The Unexamined Securitization of Economic Migrants
This research article is sponsored by the CES-Glasgow Exchange Program, awarded in collaboration by Glasgow University and the Council for European Studies (CES) at Columbia University.
“In the last decade or so, we have seen record levels of net migration in Britain, and that sheer volume has put pressure on public services, like schools, stretched our infrastructure, especially housing, and put a downward pressure on wages for working class people. As home secretary for 6 years, I know that you cannot control immigration overall when there is free movement to Britain from Europe.” – Prime Minister Theresa May, 17th January 2017.
This quote represents the current British government’s discourse on migration to the United Kingdom (UK). You could argue that the wish to curb immigration was one of the key drivers in the “leave” campaign of Brexit. Yet, the arguments displayed here for limiting the free movement to Britain from Europe, conceivably stem from the 2004 European Union (EU) accession of nine former Soviet-Bloc countries and Cyprus. In that year, the EU grew from fifteen to twenty-five member states, an increase of 66.6 percent. The enormous expansion, under the EU’s free movement of people, led to a conservative media explosion of fear-mongering messages and over-exaggerated migrant numbers. Since then, and dating further back, the UK has taken a suspicious stance towards migrants. This article will discuss the securitization of migration to the UK, especially in the ten years following the 2004 EU accession. In that period, “pressure on public services, like school and hospitals,” as well as “pressures on the job markets or wages,” were some of the most hyped-up anti-immigrant arguments used, mostly against Eastern Europeans. Within that period, the 2008 Financial Crisis caused a notable shift from the traditional sector of security toward the economic sector. in relation to migrants framed as a security threat. Note how the EU accession also inevitably (indirectly) led to the Brexit vote and current turmoil in British politics and immigration policy.
In relation to migration, the 2008 Financial Crisis changed the concept of securitization, which historically describes a political process of the construction of a security threat. It is a concept that was originally coined by the Copenhagen School and academics such as Ole Waever, Barry Buzan, and Jaap de Wilde. Besides coining the concept, they also identified five sectors of security. In the past, (in)security was generally seen in relation to “traditional” militaristic threats. The Copenhagen School caused the security agenda to be “widened” so that it could now encompass the traditional/military sector, but also the economic, environmental, societal, and political sectors. Securitization entails that a securitizing actor, often a political figure, need only to convince its audience that something or someone poses an existential threat for the process of securitization to be a success. That actor can then propose the use of extraordinary measures to combat that threat. With the rapid development of the internet, it has become much easier for anyone to become a securitizing actor. Especially the media and influential individuals have benefitted, in this aspect, from the world’s increased accessibility, connectivity, broadcastability, and instantaneous response possibilities.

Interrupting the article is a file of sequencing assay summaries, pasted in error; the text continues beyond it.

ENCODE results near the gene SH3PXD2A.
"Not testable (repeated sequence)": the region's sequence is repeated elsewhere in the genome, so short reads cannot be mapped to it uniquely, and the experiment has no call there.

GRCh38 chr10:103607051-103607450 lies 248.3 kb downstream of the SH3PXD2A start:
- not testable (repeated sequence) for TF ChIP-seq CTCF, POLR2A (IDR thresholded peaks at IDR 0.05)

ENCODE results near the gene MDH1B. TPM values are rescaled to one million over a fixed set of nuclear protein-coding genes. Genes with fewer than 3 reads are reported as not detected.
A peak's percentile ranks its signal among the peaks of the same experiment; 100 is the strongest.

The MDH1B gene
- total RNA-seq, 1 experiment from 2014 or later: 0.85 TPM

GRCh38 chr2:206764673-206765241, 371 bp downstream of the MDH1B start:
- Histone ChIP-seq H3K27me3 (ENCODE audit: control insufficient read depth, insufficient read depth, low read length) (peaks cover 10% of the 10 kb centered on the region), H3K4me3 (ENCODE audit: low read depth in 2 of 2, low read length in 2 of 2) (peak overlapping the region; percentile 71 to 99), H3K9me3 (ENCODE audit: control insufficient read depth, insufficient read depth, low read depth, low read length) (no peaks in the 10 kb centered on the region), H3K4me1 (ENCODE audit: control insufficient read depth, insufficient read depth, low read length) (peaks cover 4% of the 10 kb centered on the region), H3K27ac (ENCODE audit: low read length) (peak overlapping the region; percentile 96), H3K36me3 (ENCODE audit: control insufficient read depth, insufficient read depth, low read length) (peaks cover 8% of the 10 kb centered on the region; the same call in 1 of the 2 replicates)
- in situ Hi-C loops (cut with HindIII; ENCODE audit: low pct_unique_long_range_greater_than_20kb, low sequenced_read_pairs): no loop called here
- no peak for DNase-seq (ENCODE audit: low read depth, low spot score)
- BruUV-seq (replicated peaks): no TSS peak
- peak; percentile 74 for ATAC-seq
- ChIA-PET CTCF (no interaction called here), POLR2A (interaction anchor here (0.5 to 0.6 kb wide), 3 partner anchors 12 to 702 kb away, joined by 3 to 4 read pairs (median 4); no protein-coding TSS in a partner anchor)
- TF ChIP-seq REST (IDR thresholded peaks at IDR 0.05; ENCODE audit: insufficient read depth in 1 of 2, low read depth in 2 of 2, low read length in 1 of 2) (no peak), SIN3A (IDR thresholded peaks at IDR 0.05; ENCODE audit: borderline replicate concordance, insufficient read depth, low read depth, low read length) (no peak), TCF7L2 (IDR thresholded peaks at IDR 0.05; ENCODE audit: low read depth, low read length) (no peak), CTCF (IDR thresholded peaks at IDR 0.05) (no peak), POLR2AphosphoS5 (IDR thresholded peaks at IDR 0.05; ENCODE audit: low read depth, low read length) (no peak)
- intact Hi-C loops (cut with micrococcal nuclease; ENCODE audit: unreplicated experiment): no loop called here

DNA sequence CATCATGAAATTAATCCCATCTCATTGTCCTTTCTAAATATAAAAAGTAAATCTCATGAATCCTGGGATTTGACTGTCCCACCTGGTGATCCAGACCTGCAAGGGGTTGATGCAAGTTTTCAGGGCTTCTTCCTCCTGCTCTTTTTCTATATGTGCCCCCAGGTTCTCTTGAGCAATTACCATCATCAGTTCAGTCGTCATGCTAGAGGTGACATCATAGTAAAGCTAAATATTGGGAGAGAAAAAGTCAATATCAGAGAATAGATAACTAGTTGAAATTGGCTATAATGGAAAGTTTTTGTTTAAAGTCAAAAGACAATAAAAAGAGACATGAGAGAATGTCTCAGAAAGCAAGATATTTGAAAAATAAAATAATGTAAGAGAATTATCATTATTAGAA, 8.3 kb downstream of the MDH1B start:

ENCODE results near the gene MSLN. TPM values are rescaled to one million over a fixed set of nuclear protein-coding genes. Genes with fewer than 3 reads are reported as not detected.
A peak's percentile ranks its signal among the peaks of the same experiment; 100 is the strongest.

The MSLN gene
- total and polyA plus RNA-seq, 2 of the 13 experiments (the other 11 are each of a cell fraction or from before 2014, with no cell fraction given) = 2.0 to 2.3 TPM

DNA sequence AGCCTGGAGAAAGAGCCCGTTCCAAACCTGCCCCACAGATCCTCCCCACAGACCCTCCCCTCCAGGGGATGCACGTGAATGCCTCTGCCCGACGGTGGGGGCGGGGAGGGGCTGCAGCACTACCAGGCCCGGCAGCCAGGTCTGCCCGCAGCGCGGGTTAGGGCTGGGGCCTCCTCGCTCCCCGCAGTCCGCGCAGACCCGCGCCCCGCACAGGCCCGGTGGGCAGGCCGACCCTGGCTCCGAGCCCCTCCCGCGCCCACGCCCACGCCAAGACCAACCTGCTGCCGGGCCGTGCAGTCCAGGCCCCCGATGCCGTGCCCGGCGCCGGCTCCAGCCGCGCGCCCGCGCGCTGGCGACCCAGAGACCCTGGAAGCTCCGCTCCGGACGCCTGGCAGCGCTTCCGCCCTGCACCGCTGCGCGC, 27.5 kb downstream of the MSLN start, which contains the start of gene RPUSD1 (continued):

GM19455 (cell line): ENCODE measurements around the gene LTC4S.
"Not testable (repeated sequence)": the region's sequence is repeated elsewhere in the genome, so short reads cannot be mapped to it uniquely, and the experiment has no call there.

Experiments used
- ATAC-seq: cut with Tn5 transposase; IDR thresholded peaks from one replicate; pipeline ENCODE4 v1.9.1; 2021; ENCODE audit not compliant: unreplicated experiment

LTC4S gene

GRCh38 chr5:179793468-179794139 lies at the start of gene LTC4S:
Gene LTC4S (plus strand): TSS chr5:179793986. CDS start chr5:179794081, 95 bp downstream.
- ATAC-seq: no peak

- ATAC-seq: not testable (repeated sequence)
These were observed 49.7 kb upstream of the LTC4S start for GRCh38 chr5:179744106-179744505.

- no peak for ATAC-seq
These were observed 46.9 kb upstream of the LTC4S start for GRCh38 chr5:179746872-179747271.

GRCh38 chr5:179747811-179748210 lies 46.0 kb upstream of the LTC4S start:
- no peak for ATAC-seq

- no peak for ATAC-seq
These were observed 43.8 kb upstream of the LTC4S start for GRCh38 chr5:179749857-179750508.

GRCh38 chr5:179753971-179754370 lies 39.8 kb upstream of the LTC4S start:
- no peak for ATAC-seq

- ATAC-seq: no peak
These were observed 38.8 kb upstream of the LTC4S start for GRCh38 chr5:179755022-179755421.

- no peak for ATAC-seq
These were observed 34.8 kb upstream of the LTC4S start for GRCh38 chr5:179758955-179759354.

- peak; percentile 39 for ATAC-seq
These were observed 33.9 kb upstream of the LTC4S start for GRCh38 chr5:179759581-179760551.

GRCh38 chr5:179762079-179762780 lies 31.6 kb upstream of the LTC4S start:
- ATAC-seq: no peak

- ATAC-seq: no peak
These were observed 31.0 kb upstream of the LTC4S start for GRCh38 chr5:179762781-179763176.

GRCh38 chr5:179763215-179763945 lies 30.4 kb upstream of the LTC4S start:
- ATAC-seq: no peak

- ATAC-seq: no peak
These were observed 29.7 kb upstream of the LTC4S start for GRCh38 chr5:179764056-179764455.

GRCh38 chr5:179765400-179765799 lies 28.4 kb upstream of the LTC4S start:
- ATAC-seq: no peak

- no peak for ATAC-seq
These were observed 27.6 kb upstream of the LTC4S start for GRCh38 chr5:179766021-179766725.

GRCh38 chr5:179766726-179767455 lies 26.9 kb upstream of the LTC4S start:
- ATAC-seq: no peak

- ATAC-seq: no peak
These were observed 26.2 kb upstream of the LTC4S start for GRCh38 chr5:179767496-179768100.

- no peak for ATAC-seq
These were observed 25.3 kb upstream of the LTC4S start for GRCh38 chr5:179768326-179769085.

For the securitization of migration, the mass migration of people from the MENA region following the Arab Spring, which began in 2010, is a good example. Furthermore, similar anti-immigrant arguments were used in this ‘Migrant Crisis’ by countries that joined the EU in 2004, as were used against their countries in Britain following the Financial Crisis. The manifestations of securitization could be seen in, for instance, tense new discussions about the Dublin Regulation, the law that dictates that refugees have to be processed in the country in which they first entered the EU. Many of the countries in the Mediterranean feared the numbers of migrants arriving and the effect they would have on their countries, especially on the economy and national identity. Furthermore, countries such as Hungary, which lay on the main “refugee route,” decided to build a fence to deter refugees and refused to take part in the “burden sharing,” which was proposed by the EU and promoted by countries such as Germany and the Netherlands. The motivation for Hungary, according to its Prime Minister Viktor Orban was “every single migrant poses a public security and terror risk. For us migration is not a solution but a problem … not medicine but a poison, we don’t need it and won’t swallow it”. This is a prime example of securitization. Hungary did not experience many real “threats” from migrants, as it was simply a country most migrants passed-through. However, the Hungarian population is generally not used to immigrants, or connects the influx of migrants to their problems with Roma gypsies. Therefore, it is easy for Mr. Orban to convince his audience that the migrants would pose a threat to Hungary. A final securitizing motion related to the Migrant Crisis was the heightened fear of terrorists using the refugee route to enter the EU and plot terrorist attacks. This lead to increased scrutiny at the processing centers and heightened awareness throughout the continent. Arguably, the consequences of this event and the subsequent securitization of migrants have led to the increased tensions currently felt between the EU member states and the rise of populism.